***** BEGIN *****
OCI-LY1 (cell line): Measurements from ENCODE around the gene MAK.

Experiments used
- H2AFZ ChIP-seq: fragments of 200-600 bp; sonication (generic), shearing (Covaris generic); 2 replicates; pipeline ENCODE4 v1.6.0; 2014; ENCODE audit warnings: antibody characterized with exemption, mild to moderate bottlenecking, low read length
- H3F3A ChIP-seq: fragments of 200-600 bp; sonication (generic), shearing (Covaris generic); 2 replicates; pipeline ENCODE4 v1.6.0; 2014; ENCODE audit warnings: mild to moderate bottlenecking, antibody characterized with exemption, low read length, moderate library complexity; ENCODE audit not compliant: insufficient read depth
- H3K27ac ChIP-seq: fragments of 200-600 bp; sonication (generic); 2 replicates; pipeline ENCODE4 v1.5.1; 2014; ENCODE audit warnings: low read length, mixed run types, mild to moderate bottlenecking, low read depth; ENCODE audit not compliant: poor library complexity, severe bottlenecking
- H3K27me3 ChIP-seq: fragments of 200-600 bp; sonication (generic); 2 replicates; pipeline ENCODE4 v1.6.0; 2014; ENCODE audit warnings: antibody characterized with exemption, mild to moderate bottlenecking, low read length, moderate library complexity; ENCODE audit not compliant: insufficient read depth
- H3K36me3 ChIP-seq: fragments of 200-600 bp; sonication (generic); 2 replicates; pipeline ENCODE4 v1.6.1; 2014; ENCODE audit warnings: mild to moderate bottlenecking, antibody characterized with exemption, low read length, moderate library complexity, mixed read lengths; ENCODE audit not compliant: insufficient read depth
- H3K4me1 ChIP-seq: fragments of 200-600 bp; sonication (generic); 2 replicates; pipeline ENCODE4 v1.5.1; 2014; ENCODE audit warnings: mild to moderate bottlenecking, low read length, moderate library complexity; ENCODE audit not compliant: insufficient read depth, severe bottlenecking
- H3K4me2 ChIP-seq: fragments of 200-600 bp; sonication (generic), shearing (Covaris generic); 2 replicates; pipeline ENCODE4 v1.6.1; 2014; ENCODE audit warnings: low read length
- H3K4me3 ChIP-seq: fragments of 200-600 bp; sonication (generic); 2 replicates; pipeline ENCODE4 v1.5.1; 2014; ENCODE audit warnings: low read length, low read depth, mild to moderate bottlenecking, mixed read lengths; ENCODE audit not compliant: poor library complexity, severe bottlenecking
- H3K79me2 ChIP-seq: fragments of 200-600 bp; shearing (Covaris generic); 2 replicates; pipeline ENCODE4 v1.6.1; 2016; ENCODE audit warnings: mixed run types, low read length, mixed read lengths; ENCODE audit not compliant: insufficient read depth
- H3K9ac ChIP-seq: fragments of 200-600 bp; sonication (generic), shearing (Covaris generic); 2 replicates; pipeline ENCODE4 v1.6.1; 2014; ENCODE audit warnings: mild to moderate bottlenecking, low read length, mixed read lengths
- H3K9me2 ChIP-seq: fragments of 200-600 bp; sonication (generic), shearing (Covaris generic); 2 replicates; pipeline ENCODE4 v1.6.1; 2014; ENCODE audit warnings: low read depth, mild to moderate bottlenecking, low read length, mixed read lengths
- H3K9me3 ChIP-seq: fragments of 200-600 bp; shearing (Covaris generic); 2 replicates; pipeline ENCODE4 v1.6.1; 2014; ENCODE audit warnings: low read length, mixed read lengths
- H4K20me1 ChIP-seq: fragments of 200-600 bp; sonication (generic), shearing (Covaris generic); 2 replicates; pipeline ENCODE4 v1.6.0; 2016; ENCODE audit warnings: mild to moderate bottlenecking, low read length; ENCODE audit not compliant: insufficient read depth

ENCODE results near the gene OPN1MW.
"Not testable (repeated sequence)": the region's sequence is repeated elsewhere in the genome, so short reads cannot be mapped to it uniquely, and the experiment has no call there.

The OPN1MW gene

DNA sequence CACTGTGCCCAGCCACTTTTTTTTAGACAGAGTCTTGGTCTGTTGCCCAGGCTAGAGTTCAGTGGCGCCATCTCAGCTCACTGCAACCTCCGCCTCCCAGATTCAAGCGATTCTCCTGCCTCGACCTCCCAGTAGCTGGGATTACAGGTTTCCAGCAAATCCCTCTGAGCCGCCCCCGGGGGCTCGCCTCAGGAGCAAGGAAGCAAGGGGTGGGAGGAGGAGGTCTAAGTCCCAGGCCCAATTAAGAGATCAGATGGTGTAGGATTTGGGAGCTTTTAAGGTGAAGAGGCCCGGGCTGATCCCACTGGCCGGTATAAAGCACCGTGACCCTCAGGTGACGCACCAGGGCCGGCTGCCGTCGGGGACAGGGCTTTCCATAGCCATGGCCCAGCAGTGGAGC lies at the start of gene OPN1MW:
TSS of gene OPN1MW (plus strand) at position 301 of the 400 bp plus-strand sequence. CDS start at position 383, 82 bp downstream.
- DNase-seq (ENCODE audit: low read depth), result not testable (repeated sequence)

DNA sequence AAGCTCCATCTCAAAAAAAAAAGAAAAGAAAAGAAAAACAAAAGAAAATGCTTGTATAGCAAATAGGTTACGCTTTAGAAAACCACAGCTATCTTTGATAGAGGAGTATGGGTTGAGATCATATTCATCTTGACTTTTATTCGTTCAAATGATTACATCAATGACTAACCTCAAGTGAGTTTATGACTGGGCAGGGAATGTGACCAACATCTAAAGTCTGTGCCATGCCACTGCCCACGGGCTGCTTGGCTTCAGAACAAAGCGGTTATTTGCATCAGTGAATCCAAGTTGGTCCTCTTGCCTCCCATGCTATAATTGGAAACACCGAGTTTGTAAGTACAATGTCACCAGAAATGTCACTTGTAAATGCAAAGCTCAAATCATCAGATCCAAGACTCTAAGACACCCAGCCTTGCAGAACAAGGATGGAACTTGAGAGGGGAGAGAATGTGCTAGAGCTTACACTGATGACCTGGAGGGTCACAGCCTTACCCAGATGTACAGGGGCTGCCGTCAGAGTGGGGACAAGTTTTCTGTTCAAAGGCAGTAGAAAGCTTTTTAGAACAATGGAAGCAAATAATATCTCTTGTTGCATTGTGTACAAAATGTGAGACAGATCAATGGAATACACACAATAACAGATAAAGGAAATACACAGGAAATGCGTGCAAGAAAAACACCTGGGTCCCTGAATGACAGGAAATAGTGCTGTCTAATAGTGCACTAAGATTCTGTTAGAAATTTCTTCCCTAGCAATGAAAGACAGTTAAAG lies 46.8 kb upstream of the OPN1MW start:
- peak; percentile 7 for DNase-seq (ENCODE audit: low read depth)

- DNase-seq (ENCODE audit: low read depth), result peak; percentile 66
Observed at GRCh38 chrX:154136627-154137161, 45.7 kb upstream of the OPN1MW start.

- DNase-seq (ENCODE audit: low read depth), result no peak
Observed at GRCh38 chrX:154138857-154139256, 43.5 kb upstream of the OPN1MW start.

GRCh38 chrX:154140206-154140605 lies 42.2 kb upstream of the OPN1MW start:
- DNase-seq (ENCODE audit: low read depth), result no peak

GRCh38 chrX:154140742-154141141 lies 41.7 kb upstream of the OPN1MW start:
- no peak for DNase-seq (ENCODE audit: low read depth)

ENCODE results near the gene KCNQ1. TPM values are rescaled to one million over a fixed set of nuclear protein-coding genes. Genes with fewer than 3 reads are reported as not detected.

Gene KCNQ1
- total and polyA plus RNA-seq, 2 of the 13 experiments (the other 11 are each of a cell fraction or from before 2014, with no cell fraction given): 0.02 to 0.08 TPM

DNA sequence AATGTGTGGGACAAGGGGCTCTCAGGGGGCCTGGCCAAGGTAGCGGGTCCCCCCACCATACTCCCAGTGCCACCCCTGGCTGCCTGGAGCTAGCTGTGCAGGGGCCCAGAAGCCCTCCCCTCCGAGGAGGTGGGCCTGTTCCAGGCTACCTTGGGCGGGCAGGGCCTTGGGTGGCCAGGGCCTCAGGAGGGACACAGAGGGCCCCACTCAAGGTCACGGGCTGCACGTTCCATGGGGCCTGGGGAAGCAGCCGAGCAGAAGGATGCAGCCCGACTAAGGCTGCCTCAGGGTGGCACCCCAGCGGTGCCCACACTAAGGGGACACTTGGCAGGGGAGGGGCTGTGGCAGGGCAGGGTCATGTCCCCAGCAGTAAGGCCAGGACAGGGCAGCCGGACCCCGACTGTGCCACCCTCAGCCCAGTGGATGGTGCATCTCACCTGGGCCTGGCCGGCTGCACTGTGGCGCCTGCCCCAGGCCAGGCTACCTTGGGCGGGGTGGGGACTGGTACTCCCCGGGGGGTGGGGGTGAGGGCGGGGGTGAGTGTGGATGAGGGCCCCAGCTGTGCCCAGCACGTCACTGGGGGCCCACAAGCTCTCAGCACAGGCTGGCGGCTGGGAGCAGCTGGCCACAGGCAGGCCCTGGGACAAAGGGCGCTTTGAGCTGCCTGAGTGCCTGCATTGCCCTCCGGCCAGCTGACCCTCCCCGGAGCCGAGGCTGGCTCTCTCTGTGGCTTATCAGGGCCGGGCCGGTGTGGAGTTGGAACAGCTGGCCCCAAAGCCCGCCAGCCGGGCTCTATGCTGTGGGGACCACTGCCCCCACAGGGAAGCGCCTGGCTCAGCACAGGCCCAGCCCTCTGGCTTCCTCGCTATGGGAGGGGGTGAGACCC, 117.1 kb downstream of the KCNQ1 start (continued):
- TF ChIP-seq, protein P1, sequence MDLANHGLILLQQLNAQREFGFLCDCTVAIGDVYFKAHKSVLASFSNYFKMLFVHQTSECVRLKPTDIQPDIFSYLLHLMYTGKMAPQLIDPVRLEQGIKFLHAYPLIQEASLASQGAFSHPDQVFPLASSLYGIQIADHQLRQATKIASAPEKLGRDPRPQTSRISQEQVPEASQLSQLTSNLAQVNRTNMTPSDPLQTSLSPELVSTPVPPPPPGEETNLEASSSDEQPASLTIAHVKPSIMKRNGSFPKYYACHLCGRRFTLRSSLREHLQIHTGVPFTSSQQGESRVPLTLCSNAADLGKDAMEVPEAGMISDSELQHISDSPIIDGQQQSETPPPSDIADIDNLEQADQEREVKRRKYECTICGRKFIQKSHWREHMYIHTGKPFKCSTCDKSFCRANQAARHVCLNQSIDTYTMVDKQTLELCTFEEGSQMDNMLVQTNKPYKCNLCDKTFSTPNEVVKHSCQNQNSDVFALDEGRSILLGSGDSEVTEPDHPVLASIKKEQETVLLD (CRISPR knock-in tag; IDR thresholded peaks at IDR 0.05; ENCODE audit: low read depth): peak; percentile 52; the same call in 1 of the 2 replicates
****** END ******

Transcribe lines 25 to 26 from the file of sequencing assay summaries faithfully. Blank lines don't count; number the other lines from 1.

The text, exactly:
Observed at GRCh38 chrX:154136627-154137161, 45.7 kb upstream of the OPN1MW start.

- DNase-seq (ENCODE audit: low read depth), result no peak